Ending the performance with some personal memories. We learn about the personal experiences that led Farrelly to write and perform this outstanding tribute to Quentin Crisp. I would highly recommend catching this online performance especially those who are unfamiliar with Crisp, as I was.
If you ever wondered what goes on in the rehearsal space, between creatives, then Tethered or The Adventures of the Adequately Excited People, writer Georgie Bailey alongside Hal Darling, might just be in a position to answer your questions
Want and Moins artistic differences rise throughout rehearsals. Tethered together by a short length of rope deciding on which way to be pulled next to escape the life of being Tethered together.
Working with a script that is slick, with lashings of dark humour and fast-paced. The main part of the humour is delivered throughout in off piste slapstick style comedy. The pinning up of the birthday banner reminded me of the famous and talented double act Laurel and Hardy.
The duo works extremely well together. You could see how much they were in tune with one another throughout allowing the performance to flow effortlessly. It’s a pity for the pair that the props hadn’t read the script as the elastic kept breaking on the party hats, providing additional comedic value to the play.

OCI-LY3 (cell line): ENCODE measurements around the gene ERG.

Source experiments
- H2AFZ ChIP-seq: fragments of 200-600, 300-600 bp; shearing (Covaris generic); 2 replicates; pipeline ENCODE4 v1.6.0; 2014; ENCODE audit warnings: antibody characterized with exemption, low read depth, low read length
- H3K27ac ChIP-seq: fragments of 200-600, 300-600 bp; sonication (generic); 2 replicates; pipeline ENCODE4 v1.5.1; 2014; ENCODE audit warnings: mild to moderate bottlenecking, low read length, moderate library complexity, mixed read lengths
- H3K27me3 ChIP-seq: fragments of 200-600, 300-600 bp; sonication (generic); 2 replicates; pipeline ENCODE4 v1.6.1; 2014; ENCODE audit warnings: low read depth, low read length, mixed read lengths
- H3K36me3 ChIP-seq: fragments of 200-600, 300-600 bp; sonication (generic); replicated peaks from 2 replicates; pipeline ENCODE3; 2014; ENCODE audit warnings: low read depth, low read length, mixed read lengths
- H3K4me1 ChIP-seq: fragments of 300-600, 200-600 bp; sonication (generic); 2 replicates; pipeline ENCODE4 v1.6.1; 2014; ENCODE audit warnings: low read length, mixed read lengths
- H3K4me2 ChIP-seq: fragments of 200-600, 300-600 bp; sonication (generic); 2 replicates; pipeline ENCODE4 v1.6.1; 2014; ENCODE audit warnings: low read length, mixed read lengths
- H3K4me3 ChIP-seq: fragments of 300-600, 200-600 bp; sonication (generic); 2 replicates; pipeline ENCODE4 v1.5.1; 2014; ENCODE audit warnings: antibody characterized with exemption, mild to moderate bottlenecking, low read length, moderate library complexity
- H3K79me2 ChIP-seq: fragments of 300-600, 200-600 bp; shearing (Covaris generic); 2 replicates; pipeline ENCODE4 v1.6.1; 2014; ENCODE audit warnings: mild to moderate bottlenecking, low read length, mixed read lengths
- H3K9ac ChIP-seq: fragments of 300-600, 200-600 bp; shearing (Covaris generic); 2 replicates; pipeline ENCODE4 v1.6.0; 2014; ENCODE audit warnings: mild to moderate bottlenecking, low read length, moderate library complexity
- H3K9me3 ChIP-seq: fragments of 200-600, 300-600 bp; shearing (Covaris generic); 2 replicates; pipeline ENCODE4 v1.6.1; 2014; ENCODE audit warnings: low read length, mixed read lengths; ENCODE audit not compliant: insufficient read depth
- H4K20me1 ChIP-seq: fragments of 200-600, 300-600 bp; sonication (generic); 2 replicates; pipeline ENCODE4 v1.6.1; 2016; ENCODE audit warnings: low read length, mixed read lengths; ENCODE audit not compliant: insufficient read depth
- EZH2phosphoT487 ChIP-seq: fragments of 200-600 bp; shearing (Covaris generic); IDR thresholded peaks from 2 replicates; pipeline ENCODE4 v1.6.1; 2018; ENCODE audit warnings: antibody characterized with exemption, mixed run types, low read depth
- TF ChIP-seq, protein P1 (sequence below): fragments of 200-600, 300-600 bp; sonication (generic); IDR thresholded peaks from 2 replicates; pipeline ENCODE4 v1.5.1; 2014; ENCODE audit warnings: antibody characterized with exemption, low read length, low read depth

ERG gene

It was interesting to listen to the conversations taking place between them as they discussed how they imagined the audiences would respond to their actions and different scenes. Breaking the fourth wall to talk to the audience yet pretending we weren’t there and ignoring any reaction that anyone replied to their rhetorical questions.
An alternative production with a tight scripted fast-paced dialogue. An extremely clever example of new work that Fringe theatres can be proud to host.
Running from the 20th-24th July at The Lion and Unicorn in Kentish Town please use the link. below for further information.
When childhood friends Ben (Tom Foreman) and Oscar (Owen Igiehon) start Secondary School they feel like they are all grown up now, they have successfully made it into the world of grown-ups and will be friends for life. However, as all grown-ups know life never quite goes to plan though.
Big Boys explores the ups and downs of life through the eyes of these two young boys spanning over roughly the next fourteen years of their lives. Facing the harsh realities that life throws into our paths when we least expect it to.
Igiehon’s debut performance in Big Boys has bought us a very fresh talented actor to the Theatre industry. Switching emotions in a moment combined with some outstanding dance moves and miming skills. This young actor has a promising career ahead of him should this be a path he continues to follow.